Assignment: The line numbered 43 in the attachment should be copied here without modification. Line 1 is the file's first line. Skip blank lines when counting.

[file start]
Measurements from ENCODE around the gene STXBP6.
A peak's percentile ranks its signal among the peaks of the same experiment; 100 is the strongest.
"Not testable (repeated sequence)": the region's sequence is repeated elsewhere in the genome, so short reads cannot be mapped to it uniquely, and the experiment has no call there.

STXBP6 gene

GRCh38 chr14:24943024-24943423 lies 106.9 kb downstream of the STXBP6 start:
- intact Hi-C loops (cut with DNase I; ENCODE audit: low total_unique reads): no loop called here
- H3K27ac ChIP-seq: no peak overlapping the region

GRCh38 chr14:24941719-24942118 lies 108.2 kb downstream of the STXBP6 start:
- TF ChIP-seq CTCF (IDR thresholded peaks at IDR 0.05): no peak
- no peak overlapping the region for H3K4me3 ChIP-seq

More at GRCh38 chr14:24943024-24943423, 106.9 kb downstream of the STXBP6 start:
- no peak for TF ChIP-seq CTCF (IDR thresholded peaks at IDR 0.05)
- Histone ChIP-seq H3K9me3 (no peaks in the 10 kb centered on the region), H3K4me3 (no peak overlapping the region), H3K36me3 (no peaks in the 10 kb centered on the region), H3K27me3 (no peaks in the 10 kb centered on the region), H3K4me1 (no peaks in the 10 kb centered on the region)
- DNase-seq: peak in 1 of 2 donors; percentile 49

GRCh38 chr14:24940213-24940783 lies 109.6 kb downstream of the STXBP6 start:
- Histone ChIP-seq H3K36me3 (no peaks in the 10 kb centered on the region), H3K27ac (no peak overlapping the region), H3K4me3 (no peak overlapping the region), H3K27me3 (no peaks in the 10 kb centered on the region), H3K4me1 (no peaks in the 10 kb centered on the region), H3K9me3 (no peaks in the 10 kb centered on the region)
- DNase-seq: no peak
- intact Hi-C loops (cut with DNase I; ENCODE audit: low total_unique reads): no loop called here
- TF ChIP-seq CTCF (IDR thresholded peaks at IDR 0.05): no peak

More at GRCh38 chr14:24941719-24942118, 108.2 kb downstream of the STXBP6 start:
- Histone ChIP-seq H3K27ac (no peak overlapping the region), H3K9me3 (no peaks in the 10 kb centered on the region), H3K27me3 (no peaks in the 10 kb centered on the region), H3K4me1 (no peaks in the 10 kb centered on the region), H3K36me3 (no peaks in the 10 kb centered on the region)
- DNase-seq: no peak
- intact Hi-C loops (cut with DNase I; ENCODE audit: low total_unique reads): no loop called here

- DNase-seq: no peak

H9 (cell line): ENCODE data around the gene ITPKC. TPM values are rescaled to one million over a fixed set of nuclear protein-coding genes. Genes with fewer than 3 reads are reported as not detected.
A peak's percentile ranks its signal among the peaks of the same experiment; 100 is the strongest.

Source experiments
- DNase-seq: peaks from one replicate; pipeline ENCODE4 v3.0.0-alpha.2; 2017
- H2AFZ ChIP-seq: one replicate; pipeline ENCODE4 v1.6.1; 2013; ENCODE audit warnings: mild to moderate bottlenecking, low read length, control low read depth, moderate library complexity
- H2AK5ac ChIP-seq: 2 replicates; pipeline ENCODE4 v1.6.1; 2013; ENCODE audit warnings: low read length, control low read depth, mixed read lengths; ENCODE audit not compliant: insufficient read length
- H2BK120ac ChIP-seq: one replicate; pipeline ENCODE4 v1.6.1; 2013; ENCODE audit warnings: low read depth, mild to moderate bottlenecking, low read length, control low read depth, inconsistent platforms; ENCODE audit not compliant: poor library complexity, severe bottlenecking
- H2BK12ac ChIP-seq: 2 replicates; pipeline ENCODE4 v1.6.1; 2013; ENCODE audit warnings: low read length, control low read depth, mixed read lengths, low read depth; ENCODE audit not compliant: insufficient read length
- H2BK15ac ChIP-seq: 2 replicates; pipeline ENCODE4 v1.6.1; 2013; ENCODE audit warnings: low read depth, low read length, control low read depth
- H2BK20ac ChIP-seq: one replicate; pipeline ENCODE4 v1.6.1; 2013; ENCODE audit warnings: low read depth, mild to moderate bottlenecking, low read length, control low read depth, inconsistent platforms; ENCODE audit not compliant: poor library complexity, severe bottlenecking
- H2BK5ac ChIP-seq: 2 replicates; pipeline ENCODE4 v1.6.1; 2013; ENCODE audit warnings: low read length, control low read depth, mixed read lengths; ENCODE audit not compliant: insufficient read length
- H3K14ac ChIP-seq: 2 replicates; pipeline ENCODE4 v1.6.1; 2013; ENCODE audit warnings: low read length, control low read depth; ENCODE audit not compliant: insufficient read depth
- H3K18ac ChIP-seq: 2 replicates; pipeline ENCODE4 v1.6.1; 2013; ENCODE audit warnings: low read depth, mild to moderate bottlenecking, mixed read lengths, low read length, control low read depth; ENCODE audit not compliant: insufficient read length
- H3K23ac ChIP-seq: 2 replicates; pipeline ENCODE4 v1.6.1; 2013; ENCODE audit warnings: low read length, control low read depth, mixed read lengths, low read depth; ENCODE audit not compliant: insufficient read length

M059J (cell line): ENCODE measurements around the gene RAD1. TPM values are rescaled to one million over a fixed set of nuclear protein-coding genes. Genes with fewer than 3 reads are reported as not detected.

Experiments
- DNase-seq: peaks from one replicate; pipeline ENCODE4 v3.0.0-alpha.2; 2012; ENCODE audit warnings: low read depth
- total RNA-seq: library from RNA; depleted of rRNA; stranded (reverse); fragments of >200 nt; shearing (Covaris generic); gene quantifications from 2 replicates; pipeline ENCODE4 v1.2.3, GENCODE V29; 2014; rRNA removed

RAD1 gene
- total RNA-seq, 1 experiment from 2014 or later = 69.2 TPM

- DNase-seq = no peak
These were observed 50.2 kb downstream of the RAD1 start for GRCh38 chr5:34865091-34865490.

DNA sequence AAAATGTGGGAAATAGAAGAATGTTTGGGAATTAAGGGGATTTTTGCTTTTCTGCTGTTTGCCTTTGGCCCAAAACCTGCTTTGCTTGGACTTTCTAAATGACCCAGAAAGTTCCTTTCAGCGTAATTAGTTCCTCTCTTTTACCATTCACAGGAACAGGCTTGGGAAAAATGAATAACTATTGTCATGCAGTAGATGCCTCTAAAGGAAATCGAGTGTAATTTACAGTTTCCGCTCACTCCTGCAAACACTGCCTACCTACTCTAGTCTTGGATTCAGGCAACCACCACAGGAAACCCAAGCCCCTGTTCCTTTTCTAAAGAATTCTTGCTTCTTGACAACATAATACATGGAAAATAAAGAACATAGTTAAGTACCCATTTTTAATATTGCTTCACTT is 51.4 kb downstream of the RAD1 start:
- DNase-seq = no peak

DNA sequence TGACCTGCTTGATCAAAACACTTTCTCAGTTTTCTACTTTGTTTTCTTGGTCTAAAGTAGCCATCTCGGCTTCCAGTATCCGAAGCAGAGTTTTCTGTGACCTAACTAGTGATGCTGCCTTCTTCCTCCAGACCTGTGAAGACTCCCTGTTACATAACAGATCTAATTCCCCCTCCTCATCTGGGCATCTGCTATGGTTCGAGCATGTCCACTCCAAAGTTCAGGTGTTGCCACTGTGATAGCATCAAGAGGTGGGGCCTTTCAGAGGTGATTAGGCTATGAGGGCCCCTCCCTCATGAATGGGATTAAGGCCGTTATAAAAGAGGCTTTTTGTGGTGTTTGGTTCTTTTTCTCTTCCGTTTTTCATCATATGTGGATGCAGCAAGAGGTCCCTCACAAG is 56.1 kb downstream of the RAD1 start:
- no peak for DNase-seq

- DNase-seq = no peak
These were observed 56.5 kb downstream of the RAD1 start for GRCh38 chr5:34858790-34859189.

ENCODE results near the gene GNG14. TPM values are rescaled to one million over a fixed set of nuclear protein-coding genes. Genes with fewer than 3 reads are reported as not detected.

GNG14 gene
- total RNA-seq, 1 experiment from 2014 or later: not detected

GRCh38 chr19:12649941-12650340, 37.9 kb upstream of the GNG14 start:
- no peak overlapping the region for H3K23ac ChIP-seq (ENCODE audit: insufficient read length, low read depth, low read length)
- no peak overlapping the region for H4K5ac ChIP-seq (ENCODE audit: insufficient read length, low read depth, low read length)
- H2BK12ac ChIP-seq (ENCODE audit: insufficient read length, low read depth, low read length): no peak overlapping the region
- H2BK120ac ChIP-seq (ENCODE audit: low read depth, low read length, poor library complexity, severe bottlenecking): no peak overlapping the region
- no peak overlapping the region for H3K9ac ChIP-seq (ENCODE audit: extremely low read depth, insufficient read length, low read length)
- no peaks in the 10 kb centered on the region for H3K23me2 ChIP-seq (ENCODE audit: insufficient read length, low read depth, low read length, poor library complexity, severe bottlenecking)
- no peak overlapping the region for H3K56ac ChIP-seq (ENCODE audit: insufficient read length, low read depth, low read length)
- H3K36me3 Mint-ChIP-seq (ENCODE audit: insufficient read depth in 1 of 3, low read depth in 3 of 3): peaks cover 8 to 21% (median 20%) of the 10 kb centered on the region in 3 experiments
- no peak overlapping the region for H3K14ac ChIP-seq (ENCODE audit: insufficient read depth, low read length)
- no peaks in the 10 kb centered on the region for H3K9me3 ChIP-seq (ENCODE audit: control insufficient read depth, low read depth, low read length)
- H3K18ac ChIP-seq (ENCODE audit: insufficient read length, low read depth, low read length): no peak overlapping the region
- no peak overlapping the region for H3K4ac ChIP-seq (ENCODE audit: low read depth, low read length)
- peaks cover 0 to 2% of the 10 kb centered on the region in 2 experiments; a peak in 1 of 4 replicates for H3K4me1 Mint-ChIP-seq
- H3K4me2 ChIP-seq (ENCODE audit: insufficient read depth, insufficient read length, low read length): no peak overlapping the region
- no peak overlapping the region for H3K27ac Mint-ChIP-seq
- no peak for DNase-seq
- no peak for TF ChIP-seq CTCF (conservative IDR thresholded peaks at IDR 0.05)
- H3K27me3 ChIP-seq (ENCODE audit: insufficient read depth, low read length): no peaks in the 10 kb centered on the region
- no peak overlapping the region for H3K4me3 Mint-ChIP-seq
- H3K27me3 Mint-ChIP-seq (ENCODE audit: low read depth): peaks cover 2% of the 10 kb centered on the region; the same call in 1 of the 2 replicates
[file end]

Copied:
RAD1 gene